yovad yom ivaled vo

Perish the day on which I was born.
(Job 3.3a)


Alliteration can sometimes extend across multiple lines. In the following two couplets from Psalm 122 notice the repetition of the bolded sounds sh and l, with additional alliteration in ayik at the end of each couplet.


sha'alu shelom yerushalayim
yishlayu ohavayik
yehi shalom bechelek
shalvah be'armenotayik

Entreat the peace of Jerusalem,
May they prosper who love you.
May peace be within your walls,
Security within your towers.

(Psalm 122.6–7)


Paronomasia is a play on words, a verbal pun, that makes specialized use of alliteration. The poetry of prophecy contains examples of this device. Amos used it masterfully, as in the following line where Gilgal puns on "go into exile."


ki hagilgal galoh yigleh

For Gilgal will surely go into exile.
(Amos 5.5)


Also, when Amos saw a basket of summer fruit, qayits, he took this as a sign that the end, qets, was near (8.12). Paranomasia is used throughout the Hebrew Bible and is not restricted to poetry. For example, Genesis 2.7 says that God formed man, adam, out the ground, adamah.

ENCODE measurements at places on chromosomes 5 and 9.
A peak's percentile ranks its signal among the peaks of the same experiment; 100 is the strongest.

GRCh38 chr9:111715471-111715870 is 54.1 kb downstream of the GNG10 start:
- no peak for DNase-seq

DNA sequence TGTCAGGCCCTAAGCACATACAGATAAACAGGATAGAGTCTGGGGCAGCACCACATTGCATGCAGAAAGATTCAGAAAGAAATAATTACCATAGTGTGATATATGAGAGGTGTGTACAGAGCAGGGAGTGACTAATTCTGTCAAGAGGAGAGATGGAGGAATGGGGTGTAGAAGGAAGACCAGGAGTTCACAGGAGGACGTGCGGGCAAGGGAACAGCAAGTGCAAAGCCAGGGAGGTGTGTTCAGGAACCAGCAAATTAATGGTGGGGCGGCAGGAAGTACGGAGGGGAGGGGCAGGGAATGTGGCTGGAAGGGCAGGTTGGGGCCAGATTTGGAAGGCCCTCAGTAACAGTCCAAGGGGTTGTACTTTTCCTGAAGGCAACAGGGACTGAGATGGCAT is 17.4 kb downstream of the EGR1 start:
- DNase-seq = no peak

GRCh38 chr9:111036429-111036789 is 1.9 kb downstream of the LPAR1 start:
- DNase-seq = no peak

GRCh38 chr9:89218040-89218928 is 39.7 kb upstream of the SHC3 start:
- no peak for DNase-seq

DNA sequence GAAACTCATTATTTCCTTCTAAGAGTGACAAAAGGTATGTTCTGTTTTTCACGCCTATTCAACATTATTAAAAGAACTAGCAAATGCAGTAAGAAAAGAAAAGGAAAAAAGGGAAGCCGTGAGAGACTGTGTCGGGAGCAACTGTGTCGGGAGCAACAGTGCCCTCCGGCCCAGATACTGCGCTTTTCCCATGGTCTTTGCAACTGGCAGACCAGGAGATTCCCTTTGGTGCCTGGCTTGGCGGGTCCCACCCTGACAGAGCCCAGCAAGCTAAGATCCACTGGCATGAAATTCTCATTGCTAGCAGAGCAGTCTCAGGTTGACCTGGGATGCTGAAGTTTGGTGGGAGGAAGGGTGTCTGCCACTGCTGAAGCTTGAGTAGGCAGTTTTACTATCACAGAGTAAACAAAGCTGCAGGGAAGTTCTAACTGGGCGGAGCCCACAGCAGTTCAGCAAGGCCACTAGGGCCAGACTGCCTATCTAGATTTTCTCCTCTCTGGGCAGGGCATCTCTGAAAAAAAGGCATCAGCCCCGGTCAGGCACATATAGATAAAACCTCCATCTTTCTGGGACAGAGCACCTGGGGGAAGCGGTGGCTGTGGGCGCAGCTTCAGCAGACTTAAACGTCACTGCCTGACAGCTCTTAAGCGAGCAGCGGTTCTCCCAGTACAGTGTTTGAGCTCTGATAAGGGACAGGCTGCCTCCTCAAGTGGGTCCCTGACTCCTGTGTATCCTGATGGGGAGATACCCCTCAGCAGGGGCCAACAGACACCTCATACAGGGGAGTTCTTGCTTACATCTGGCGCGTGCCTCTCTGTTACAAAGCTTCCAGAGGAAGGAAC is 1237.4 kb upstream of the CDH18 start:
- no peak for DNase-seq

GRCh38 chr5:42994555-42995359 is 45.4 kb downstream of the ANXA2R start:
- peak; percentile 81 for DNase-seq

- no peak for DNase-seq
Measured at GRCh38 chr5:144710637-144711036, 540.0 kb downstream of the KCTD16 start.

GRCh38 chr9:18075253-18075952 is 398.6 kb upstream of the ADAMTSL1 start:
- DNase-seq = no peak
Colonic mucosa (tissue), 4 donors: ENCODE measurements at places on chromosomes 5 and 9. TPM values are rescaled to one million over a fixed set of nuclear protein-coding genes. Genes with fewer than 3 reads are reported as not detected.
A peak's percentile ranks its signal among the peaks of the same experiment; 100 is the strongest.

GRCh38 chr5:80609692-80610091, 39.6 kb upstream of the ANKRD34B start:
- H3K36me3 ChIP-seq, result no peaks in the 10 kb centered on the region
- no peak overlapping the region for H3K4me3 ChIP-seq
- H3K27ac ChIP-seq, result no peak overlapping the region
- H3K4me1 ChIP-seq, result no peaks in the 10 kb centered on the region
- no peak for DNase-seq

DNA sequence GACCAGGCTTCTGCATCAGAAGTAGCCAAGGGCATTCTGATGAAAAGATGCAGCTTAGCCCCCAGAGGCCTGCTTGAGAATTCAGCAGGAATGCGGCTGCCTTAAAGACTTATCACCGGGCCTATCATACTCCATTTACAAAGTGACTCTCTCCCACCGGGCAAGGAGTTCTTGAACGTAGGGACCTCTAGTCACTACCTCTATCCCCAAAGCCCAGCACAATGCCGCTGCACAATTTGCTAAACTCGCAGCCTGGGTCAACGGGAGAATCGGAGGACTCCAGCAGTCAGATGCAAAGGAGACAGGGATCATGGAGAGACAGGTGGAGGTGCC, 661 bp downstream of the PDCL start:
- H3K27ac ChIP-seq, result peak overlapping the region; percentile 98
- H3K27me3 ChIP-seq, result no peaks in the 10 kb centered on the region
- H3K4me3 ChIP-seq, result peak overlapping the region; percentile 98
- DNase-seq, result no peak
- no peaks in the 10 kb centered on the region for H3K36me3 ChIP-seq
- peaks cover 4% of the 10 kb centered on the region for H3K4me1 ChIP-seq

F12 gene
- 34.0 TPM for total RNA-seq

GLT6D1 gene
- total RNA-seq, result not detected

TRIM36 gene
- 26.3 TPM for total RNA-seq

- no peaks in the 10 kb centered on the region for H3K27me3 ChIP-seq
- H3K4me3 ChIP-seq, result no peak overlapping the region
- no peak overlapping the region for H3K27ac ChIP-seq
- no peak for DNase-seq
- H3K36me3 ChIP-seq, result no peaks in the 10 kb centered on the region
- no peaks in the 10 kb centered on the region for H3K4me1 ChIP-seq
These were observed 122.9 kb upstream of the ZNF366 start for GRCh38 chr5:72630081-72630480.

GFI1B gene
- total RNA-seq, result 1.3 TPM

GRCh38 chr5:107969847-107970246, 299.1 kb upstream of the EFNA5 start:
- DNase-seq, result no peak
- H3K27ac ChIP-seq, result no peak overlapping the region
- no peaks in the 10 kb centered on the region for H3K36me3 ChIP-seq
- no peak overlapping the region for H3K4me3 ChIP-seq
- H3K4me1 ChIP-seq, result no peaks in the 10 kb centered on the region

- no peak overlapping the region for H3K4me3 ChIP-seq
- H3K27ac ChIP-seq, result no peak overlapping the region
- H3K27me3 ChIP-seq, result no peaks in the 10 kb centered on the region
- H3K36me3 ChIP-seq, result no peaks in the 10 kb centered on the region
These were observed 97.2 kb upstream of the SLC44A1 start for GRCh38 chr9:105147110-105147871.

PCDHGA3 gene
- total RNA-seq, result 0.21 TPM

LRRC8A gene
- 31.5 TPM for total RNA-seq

1.2) Couplet-Level


The basic building block of Hebrew poetry is the couplet (also called a distich or bicolon), which consists of two contiguous lines related to each other by form and by content. Usually each verse number in English versions of the psalms is a Hebrew poetic couplet, more rarely a triplet (also called a tristich or tricolon). Poetic analysts designate the two lines of a couplet the A-line and the B-line. A fundamental feature of Hebrew poetry is parallelism, the matching structure of lines within a couplet.

What constitutes the formal relationship between the lines of a couplet is difficult to specify. Hebrew poetry does not have rhythm and meter in the same sense as, for example, iambic pentameter verse in Western poetry. Rather, Hebrew poetry seems to be governed by a basic balance between the lines of a couplet (or triplet) whereby each line has the same number of word units. Most couplets have three major stressed word units in each line resulting in a 3 + 3 pattern. In the following example, note that it often takes multiple English words to translate one Hebrew word.


Yahweh, how-many-are my-foes!
   1    +    1    +    1    =    3